The latest update from the Fundraising Regulator shows that fewer than 5,000 members of the public have signed up to use the Fundraising Preference Service since it launched in July last year.
A spokesperson from the Fundraising Regulator told Civil Society News that 4,893 individual members of the public have made 13,843 suppression requests relating to 1,117 charities using the FPS, as of the 31 December 2017. The FPS first went live on the 6 July 2017.
As of 31 October 2017, the regulator said that more than 9,000 suppression had been made from over 3,700 individuals on the FPS in the service’s first three months.
In the first month, 2,617 individuals made 6,035 suppression requests on the FPS. The regulator said that over 1,300 of these suppression requests were made within the first 12 hours of launch.
Regulator begins recruiting for new chief executive
The fundraising watchdog has this week posted a job ad with The Guardian advertising for a new chief executive to replace Stephen Dunmore, who is set to leave the organisation this summer.
The regulator will be taking applications for the role until 6 February 2018, and says it is looking for a “confident leader who will inspire, motivate and support staff and build strong relationships with key external stakeholders, including charities, fellow regulators, ministers and government departments”.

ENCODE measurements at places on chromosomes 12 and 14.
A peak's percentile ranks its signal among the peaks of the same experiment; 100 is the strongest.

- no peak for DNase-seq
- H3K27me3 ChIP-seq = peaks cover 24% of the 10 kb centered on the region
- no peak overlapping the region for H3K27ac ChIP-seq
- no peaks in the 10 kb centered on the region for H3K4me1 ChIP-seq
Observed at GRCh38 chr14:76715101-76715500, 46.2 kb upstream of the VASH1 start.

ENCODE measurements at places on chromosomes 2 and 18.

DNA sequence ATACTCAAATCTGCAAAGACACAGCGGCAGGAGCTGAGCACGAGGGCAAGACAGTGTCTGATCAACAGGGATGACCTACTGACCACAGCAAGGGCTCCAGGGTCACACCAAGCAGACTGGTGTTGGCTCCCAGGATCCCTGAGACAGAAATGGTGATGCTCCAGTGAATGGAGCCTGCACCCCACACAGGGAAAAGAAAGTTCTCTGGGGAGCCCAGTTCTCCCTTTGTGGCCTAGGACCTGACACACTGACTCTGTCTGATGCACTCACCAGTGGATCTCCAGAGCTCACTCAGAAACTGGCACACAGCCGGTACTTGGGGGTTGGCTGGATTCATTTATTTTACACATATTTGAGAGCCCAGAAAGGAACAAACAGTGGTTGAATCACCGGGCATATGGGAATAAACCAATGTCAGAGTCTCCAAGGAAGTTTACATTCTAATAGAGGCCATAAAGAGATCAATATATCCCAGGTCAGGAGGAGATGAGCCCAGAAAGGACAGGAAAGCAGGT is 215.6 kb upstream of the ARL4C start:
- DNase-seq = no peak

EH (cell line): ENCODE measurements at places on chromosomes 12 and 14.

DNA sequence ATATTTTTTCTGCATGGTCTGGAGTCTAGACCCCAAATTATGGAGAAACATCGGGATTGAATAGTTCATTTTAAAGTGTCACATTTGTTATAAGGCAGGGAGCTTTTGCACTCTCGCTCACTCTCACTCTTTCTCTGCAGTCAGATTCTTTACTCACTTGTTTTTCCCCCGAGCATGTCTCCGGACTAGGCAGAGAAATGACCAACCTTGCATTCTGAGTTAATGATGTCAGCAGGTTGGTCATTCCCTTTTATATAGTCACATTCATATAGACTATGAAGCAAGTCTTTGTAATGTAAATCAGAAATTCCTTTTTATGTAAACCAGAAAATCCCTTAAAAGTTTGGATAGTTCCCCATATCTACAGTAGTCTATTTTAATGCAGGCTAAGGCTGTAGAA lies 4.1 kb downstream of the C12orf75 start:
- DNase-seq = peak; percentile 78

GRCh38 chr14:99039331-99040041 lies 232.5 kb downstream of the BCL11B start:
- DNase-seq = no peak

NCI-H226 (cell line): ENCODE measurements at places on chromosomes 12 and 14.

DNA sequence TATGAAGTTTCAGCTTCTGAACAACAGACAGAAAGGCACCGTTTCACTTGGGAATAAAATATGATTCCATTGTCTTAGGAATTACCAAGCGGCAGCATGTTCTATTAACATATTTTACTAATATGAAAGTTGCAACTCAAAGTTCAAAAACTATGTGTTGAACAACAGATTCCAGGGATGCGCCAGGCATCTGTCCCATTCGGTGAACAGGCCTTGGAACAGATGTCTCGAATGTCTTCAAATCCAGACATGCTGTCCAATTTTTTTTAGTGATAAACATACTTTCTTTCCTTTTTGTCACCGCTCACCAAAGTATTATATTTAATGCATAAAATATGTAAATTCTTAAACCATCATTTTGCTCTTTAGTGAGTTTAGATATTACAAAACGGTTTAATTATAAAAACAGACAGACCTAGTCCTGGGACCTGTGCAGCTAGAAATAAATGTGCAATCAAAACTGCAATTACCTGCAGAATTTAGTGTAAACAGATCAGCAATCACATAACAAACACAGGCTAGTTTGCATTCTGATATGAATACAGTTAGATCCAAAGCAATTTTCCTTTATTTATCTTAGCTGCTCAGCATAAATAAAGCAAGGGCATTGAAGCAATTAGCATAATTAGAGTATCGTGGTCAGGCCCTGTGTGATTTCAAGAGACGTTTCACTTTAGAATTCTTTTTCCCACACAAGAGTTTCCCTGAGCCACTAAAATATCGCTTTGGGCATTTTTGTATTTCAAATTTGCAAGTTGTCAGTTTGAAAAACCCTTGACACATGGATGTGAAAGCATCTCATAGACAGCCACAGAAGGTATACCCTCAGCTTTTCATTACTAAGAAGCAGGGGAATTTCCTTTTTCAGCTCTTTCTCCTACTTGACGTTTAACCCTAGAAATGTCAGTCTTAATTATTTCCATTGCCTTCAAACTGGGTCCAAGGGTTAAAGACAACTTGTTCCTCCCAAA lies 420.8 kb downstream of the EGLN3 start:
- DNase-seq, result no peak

The offered remuneration for the role is £80,000 a year, although it says “more for outstanding candidates may be agreed”.
Dunmore has been the chief executive of the Fundraising Regulator since 3 January 2016. He originally joined the organisation in an interim capacity on a 12 month contract.
His contract has since been extended by the regulator at least twice, most recently in December when it was renewed until the summer of 2018.
The regulator also said that it had extended the contract of its current chair, Lord Michael Grade, until Christmas 2018. A spokesman said the process of recruiting Grade’s replacement will begin later this year.